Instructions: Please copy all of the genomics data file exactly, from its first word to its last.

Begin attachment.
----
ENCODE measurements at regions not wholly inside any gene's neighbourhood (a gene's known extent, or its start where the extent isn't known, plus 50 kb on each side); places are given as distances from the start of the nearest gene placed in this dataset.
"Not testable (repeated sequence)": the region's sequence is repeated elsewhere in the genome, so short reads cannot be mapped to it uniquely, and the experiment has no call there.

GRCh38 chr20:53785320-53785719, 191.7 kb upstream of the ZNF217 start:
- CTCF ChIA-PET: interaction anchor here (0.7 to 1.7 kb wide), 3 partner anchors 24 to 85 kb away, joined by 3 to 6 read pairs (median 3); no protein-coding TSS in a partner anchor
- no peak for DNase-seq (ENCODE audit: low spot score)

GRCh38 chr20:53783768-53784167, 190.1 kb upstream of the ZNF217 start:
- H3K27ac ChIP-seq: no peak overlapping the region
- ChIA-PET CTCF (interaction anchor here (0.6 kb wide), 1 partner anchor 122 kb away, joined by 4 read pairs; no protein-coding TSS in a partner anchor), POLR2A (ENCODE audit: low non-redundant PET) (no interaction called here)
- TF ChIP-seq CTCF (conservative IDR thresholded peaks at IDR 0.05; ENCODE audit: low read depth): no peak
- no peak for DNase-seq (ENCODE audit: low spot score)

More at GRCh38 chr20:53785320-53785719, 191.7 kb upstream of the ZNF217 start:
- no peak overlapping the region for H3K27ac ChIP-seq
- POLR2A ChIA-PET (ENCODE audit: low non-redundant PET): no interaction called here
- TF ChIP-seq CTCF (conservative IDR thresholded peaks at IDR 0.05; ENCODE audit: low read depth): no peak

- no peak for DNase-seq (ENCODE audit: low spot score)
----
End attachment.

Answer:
ENCODE measurements at regions not wholly inside any gene's neighbourhood (a gene's known extent, or its start where the extent isn't known, plus 50 kb on each side); places are given as distances from the start of the nearest gene placed in this dataset.
"Not testable (repeated sequence)": the region's sequence is repeated elsewhere in the genome, so short reads cannot be mapped to it uniquely, and the experiment has no call there.

GRCh38 chr20:53785320-53785719, 191.7 kb upstream of the ZNF217 start:
- CTCF ChIA-PET: interaction anchor here (0.7 to 1.7 kb wide), 3 partner anchors 24 to 85 kb away, joined by 3 to 6 read pairs (median 3); no protein-coding TSS in a partner anchor
- no peak for DNase-seq (ENCODE audit: low spot score)

GRCh38 chr20:53783768-53784167, 190.1 kb upstream of the ZNF217 start:
- H3K27ac ChIP-seq: no peak overlapping the region
- ChIA-PET CTCF (interaction anchor here (0.6 kb wide), 1 partner anchor 122 kb away, joined by 4 read pairs; no protein-coding TSS in a partner anchor), POLR2A (ENCODE audit: low non-redundant PET) (no interaction called here)
- TF ChIP-seq CTCF (conservative IDR thresholded peaks at IDR 0.05; ENCODE audit: low read depth): no peak
- no peak for DNase-seq (ENCODE audit: low spot score)

More at GRCh38 chr20:53785320-53785719, 191.7 kb upstream of the ZNF217 start:
- no peak overlapping the region for H3K27ac ChIP-seq
- POLR2A ChIA-PET (ENCODE audit: low non-redundant PET): no interaction called here
- TF ChIP-seq CTCF (conservative IDR thresholded peaks at IDR 0.05; ENCODE audit: low read depth): no peak

- no peak for DNase-seq (ENCODE audit: low spot score)